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Assessing listening effort (processing load) during speech perception in noise, using the method of pupillometry Sophia E. Kramer, Adriana A. Zekveld, Thomas Koelewijn Dept of ENT/ Audiology EMGO Institute for Health and Care Research VU University medical center, Amsterdam, The Netherlands

Assessing listening effort (processing load) during · PDF fileAssessing listening effort (processing load) during speech perception in noise, using the method of pupillometry Sophia

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  • Assessing listening effort (processing load) during speech perception in noise, using the method of pupillometry

    Sophia E. Kramer, Adriana A. Zekveld, Thomas Koelewijn

    Dept of ENT/ Audiology EMGO Institute for Health and Care Research VU University medical center, Amsterdam, The Netherlands

  • An individuals attempts to compensate and communicate optimally require vigilance: a constant effort to hear and pay attention (Demorest and Erdman, 1986)

  • Netherlands Longitudinal Study on Hearing (NL-SH) *Need for Recovery (NfR) (cohort of 1000 employees)

    - Degree to which employee recovers from stressful work activities- Acute, short-term reaction- Predictor of health complaints and sick-leave in the long term

    Its difficult to concentrate in the hours after working I find it difficult to relax at the end of a working day

    With every dB increase in hearing loss, NfR increased with percent points

    Hearing loss & sick-leave in a sample of 210 employees) (Kramer et al., 2006)

    Employees with hearing loss more likely to report sick leave due to mental distress

    Self-reported hearing problems & long-term stress (Hasson et al., 2009)

    Negative relationship ability to recover from stress & self-reported hearing difficulty * (Nachtegaal et al., 2009)

  • Objective test

  • Task evoked pupil dilation is a sensitive measure of cognitive processing load- Digit list recall (Granholm et al., 1996)

    - Recall of lists in reversed order (Taylor, 1981)

    - Arithmetic test complexity (Ahern & Beatty, 1981)

    - Syntactic complexity sentences (Piquado et al., 2010)

    Pupillometry

    Cognitive processing frontal activation reticular formation pupil dilatation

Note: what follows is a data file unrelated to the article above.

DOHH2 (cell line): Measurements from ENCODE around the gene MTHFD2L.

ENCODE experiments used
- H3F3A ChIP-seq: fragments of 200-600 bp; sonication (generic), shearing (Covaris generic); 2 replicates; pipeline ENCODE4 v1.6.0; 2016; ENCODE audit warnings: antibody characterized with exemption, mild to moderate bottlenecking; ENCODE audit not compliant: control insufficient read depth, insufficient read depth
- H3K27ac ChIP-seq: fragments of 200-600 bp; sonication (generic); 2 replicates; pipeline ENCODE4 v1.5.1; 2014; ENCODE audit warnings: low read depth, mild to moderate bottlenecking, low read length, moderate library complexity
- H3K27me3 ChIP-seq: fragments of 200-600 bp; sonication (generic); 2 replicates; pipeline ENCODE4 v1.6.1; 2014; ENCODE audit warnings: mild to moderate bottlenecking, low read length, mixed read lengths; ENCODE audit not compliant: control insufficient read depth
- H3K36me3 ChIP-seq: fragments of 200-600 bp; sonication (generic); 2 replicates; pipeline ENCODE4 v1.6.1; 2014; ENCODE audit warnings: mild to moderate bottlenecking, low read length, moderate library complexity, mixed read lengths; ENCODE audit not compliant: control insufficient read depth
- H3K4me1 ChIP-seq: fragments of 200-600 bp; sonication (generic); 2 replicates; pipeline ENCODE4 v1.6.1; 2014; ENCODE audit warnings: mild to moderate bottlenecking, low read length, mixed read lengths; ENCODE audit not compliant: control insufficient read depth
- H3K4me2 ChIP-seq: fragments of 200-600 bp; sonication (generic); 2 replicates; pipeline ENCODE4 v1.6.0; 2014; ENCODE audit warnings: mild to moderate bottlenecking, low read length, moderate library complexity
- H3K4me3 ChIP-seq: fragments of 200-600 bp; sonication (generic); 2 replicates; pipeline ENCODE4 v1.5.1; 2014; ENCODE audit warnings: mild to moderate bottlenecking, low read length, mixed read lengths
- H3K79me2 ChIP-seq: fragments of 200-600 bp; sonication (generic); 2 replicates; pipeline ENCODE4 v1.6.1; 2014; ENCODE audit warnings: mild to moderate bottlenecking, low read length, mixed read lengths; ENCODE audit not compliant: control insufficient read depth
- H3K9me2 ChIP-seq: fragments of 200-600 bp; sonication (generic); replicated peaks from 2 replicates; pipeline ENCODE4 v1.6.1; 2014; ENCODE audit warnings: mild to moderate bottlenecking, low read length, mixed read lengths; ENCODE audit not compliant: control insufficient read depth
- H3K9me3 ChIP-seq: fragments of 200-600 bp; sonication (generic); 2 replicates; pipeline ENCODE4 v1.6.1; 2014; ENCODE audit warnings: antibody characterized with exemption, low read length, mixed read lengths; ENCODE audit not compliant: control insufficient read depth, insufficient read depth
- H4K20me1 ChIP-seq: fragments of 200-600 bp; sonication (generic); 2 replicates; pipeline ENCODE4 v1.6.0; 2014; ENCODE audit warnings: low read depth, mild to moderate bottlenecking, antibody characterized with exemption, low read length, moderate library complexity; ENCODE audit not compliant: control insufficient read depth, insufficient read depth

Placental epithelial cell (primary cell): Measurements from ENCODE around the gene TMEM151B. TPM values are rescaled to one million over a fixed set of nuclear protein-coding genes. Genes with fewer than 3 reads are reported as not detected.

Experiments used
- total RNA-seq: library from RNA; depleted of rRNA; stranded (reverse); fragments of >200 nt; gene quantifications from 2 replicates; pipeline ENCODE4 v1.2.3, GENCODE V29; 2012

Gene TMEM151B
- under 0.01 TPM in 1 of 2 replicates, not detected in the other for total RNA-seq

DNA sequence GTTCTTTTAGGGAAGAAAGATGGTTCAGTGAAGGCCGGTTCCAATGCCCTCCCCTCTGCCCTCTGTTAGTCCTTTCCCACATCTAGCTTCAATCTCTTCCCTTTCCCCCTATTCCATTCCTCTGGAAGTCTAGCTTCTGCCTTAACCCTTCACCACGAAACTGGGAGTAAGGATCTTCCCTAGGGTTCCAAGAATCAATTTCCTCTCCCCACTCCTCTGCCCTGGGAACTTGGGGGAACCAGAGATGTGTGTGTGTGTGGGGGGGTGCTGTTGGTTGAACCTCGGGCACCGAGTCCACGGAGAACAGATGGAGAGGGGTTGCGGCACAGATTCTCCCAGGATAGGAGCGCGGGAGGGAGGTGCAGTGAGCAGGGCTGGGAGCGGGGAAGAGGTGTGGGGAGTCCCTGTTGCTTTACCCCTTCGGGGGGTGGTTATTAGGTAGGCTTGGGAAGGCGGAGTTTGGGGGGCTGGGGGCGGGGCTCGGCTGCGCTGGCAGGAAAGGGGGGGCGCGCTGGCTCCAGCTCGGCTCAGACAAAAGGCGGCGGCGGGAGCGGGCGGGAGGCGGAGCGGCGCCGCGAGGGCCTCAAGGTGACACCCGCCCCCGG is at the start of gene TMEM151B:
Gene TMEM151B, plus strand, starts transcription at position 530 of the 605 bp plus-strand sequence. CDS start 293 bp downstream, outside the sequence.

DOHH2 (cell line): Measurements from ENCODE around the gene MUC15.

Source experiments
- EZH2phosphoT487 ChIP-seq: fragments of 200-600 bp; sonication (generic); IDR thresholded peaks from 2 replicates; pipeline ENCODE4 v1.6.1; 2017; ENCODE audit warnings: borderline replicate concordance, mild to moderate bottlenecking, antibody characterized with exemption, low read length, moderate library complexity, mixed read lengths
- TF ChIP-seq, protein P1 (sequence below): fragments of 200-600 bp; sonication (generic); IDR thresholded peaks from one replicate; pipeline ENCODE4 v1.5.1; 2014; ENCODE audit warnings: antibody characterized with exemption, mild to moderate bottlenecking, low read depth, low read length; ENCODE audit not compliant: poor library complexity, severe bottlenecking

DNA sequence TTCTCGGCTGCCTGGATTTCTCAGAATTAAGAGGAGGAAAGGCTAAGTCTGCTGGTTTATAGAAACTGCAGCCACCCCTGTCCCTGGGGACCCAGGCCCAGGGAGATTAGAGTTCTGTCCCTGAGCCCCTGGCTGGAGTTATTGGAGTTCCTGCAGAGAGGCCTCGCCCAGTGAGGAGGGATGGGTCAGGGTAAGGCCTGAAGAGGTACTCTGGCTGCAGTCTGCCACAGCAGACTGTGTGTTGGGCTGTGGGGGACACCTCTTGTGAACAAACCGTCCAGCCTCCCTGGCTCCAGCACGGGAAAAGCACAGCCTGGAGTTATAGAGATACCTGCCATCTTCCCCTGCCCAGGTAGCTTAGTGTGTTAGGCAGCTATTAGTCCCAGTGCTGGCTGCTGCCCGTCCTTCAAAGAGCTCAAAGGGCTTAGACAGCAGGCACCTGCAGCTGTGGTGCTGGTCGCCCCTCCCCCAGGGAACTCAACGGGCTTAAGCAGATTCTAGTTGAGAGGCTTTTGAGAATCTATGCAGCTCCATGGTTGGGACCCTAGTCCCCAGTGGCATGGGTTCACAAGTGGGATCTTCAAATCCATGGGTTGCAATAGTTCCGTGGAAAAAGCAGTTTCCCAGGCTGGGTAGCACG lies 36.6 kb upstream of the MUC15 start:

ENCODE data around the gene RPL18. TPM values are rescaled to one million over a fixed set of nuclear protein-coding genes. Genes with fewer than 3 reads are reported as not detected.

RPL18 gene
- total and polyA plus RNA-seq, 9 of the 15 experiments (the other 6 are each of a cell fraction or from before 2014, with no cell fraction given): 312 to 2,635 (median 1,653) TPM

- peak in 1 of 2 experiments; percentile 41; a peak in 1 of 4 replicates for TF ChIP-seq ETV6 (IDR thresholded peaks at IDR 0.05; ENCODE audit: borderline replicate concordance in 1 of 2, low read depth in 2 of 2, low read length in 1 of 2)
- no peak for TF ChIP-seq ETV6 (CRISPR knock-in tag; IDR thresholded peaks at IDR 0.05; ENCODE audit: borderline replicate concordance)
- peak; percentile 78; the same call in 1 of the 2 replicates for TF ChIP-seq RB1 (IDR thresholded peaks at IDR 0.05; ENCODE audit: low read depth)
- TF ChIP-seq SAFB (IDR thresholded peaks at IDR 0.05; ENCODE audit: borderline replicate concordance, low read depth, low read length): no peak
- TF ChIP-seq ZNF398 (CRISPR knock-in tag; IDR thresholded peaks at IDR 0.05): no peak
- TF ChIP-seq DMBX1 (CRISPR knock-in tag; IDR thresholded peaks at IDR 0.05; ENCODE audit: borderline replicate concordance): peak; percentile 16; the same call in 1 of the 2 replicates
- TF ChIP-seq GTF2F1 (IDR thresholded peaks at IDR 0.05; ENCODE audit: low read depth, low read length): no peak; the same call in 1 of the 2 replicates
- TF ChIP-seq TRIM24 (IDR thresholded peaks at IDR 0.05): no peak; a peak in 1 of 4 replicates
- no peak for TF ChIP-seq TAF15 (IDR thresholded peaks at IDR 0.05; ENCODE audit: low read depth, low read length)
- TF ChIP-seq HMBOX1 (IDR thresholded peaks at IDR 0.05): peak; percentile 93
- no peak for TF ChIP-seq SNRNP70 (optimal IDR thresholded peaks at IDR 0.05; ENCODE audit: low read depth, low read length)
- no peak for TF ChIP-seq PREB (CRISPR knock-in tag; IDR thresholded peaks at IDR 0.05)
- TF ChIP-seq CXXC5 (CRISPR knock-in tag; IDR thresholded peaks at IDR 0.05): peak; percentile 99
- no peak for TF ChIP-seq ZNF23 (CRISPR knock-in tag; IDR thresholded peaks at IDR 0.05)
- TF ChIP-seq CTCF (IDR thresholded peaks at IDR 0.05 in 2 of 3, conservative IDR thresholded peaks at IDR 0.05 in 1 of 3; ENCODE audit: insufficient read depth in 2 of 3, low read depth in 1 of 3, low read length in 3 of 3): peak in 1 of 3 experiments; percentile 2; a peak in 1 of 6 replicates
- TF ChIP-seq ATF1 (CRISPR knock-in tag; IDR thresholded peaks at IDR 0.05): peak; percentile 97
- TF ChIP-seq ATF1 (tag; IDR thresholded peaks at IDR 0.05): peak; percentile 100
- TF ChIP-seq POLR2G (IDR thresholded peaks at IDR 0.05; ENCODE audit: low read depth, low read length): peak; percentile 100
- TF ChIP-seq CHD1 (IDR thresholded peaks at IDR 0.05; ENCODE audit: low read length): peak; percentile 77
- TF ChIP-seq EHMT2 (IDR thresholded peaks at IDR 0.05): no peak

(parasympathetic & sympathetic system) (Siegle et al., 2004; Recarte et al., 2008)

  • Speech Reception Threshold (SRT) in noise test (Plomp & Mimpen, 1979)

    Intelligibility level- Adaptively estimate the Speech-to-Noise Ratio (SNR) required for: 50% correct, 71% correct , 84% correct

    Type of background noise- Stationary noise, fluctuating noise, or interfering speaker

    Task demand- Word identification (in stationary noise, 79% correct)- Noise-burst-in-stationary-noise detection (79% correct)- No demand, just listening to noise alone, with/without responding

    Test modality - Auditory versus visual

    Relation to self-report- Subjective effort ratings after each test

    Hearing impaired vs. Normal hearing

    How does the pupil respond?

  • Pupil dilation is recorded during the tests

  • Pupil response: methods

    PPD

  • 0,00

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    0,17

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    0,22

    0,24

    0,30

    0,00 0,10 0,20 0,30

    noisealone,notask

    noisealone+response("yes")

    noiseburstdetectionstat 79%

    sentencesstat84%

    wordident.stat79%

    sentencesstat71%

    sentencesfluc84%

    sentencesstat50%

    sentencesfluc50%

    sentencessingletalker84%

    sentencessingletalker50%

    Peakpupilresponseamplituderelativetobaseline(mm)

    Overview of the results of 4 published studies: Intelligibility, background noise, task demandNormally hearing adults Intelligibility effect

    -Zekveld et al. (2010), Ear and Hearing 31-Zekveld et al. (2011), Ear and Hearing 32-Kramer et al. (2012), J Lang Cogn Processes, in press -Koelewijn et al. (2012), Ear and Hearing 33

  • 0,00

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    0,30

    0,00 0,10 0,20 0,30

    noisealone,notask

    noisealone+response("yes")

    noiseburstdetectionstat 79%

    sentencesstat84%

    wordident.stat79%

    sentencesstat71%

    sentencesfluc84%

    sentencesstat50%

    sentencesfluc50%

    sentencessingletalker84%

    sentencessingletalker50%

    Peakpupilresponseamplituderelativetobaseline(mm)

    Noise effect (dark bars)

    Overview of the results of 4 published studies

    -Zekveld et al. (2010), Ear and Hearing 31-Zekveld et al. (2011), Ear and Hearing 32-Kramer et al. (2012), J Lang Cogn Processes, in press -Koelewijn et al. (2012), Ear and Hearing 33

  • 0,00

    0,00

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    0,17

    0,18

    0,22

    0,24

    0,30

    0,00 0,10 0,20 0,30

    noisealone,notask

    noisealone+response("yes")

    noiseburstdetectionstat 79%

    sentencesstat84%

    wordident.stat79%

    sentencesstat71%

    sentencesfluc84%